Great easy Zippy pattern, includes 2 versions, one for fall, and one for winter, your choice!
Knitting Loom: (4) Zippys and (4) Corners
Yarn: Approx: 100 yards of super bulky yarn. Loops & Threads Chunky (gray) was used in 1st sample. Patons Cobbles (brown) used in 2nd sample.
Notions: Knitting tool, tapestry needle.
K=e-wrap knit stitch, P=purl stitch, CO=cast on, BBO=basic bind off, St(s)=stitch(es)
Cast on 20 sts, join to work in the round.
Round 1: k to the end of round.
Round 2: p to the end of round.
Round 3: k to the end of round.
Round 4: p to the end of round.
Round 5-10: k to the end of round
Move loop from peg 1 to peg 20. Move loop from peg 2 to peg 3. Peg 1 and Peg 2 are empty. Continue working in rows from this point forward.
Row 1: k to the end of row.
Row 2: p2, k to the last 2 sts, p2.
Repeat Row 1 and Row 2: 7 more times.
Bind off with basic bind off method.
Mattress stitch seam the bind off edge.
Weave ends in.
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Usually a beginner loom knitter learners the e-wrap knit stitch first. They zip along nicely with just that stitch for ages. Then they get adventurous. They learn the purl stitch. Most of them HATE the purl stitch because it takes them longer. But after time, they pick up speed with the purl stitch. But then comes the questions… How can I tell the difference between a knit and purl after it has already been worked? And what a great question it is too. And an important one. Especially if you are working ribbing or seed stitch, lay down the project, and forget which one is next when you get back. Or you are really zipping along on some ribbing and then realize that you got off somewhere and need to know how far back to go.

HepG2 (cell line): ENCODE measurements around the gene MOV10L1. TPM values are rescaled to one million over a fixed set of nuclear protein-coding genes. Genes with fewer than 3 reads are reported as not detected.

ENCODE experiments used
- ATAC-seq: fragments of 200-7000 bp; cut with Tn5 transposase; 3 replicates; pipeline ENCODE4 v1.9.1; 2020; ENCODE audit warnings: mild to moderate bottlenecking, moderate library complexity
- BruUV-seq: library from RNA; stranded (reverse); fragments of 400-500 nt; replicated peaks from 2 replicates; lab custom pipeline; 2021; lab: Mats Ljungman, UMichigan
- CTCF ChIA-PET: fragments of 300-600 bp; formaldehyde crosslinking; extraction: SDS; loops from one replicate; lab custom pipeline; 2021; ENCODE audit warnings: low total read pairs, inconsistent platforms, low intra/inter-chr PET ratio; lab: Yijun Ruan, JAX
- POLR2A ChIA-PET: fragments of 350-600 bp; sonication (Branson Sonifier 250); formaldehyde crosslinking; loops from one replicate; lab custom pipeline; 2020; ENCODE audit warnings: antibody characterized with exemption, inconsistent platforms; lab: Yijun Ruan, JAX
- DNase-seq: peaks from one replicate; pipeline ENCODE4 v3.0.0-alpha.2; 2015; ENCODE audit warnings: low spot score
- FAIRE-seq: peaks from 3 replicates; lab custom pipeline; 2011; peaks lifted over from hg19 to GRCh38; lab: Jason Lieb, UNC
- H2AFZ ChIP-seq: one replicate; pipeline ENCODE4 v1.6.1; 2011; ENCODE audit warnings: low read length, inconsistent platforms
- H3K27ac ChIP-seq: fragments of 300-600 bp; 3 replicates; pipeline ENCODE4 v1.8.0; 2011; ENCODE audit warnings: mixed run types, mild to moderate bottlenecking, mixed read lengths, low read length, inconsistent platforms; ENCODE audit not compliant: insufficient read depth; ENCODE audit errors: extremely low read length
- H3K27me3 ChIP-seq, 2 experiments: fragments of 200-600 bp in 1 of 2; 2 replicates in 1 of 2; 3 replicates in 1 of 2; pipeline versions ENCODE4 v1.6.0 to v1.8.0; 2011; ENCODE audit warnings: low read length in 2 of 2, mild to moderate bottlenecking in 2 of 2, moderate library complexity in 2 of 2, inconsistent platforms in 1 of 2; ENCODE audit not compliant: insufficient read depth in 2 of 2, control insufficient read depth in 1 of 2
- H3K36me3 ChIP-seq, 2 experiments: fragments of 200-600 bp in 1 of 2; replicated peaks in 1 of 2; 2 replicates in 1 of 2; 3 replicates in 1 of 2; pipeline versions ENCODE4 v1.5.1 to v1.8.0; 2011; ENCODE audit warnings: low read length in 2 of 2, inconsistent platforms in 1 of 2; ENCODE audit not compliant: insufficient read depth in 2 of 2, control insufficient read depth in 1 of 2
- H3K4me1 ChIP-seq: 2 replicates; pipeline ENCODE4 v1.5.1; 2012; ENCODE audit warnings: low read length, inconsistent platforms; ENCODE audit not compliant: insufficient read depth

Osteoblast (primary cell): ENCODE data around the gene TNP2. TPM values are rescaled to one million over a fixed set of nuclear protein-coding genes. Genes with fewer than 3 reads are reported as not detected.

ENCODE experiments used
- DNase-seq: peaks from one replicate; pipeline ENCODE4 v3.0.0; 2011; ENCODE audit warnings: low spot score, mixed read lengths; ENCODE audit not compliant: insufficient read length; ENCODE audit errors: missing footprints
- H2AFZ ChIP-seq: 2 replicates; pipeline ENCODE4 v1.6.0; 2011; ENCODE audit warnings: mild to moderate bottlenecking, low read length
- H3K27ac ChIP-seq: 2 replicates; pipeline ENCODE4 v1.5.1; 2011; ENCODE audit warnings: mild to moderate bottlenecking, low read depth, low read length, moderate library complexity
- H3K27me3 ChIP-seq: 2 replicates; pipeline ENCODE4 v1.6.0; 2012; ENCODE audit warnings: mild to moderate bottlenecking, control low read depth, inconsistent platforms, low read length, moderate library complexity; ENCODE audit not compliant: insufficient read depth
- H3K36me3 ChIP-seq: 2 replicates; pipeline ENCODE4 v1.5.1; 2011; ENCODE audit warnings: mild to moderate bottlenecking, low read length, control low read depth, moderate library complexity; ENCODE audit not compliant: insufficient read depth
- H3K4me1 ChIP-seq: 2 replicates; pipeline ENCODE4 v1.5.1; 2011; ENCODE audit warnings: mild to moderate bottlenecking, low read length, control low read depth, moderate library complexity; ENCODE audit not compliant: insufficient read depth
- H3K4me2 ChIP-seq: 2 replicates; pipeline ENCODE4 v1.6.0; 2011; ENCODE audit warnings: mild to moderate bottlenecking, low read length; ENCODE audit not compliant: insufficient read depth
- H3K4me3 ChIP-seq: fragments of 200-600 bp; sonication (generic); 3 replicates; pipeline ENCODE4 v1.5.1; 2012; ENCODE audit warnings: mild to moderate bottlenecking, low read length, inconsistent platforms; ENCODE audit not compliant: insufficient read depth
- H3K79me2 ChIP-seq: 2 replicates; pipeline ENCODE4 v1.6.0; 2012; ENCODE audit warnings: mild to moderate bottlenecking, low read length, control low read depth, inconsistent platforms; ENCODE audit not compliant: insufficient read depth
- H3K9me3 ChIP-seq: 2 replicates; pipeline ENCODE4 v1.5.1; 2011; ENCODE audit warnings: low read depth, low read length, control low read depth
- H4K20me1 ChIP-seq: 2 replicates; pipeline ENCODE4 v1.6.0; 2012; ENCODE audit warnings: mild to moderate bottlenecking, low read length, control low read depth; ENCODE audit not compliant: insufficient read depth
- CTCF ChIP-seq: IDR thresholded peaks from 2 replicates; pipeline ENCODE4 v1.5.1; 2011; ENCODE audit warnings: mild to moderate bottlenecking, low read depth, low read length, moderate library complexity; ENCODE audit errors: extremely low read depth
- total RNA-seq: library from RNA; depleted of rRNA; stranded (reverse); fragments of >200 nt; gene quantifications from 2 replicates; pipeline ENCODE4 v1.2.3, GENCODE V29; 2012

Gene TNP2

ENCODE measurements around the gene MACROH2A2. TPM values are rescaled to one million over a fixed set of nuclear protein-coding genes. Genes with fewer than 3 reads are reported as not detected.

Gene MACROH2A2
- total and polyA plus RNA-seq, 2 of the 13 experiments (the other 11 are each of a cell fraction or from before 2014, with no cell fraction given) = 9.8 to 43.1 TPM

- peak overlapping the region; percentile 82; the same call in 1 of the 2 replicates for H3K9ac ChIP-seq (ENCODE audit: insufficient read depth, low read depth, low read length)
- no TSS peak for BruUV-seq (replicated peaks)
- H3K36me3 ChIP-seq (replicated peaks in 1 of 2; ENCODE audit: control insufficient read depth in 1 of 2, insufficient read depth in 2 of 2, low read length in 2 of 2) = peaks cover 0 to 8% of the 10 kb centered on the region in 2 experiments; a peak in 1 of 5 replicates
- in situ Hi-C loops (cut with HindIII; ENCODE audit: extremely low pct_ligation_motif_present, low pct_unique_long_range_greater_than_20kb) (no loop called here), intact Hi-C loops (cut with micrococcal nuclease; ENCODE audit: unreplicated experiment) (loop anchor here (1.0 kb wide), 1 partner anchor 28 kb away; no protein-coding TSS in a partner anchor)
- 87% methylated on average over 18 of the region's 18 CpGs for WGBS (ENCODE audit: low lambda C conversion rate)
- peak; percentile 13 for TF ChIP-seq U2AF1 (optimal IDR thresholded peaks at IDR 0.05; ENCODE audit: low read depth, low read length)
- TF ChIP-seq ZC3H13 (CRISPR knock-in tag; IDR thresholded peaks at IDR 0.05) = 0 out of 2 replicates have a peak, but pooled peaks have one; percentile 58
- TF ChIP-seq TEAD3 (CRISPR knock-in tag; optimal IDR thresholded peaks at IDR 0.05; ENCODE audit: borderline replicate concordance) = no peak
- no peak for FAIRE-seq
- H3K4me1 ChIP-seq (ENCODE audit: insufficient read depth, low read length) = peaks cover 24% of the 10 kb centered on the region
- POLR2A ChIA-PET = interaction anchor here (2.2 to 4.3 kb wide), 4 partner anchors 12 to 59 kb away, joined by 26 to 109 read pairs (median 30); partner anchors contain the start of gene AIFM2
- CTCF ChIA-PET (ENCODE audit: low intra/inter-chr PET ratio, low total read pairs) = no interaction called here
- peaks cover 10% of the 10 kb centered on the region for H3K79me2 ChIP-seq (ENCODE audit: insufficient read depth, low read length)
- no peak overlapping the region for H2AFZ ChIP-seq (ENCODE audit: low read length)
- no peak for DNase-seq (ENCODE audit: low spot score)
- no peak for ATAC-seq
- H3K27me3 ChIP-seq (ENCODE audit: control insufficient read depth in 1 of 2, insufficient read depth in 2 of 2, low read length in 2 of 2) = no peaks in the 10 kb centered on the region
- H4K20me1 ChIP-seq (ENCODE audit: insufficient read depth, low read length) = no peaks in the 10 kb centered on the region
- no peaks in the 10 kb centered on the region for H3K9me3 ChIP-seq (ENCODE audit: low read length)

Let’s talk some knits and purls!
How do I tell the difference between a knit and purl?
Here are a couple of ways to tell the difference in the stitches when they are still on the loom.
You can look at how the stitches sit on the pegs from the front.
-Knit stitches lay low on the pegs
-Purl stitches rise to the top of the pegs
This is usually when the work has not been pulled or pushed down on the pegs. Some yarns are more obvious with this than others. Not a guarantee way to tell so there is another.
You can also look at the way the stitch is at the back of the peg.
-Knit stitches have a straight bar across the back of the peg
-Purl stitches look like a point
This is actually the reverse of what it looks like on the front of the peg, but the front is harder to see. Also different types of yarn make it harder to tell which is which as well like boucle’ and eyelash yarn. Those types of yarns can hide a multitude of mistakes.
Is that all??
Why yes. That is all there is being able to tell the difference between the knit stitch and the purl stitch.
But what if I am using a different knit stitch?
It doesn’t matter which knit stitch you are using. All knit stitches will do the same thing on the back of the peg and sit the same way on the peg.
But why doesn’t the pattern tell me which knit stitch to use???
Well now we are getting off topic for this article. But you can always refer to my previous article Loom FAQs: Which Knit Stitch??
Generally speaking though, if a pattern doesn’t say whether it is e-wrap or just a knit stitch, you can tell by looking at the finished product to see if the designer used e-wrap or not. If not, then you will need to use whichever knit stitch will achieve gauge.
Are you finished already?
Fear not! While this month was a short one, I will be back next month with another exciting episode of These are the Looms of Your Life! Wait… No… I mean Loom FAQs… Yes. That’s the one.
Until then, Happy knitting!!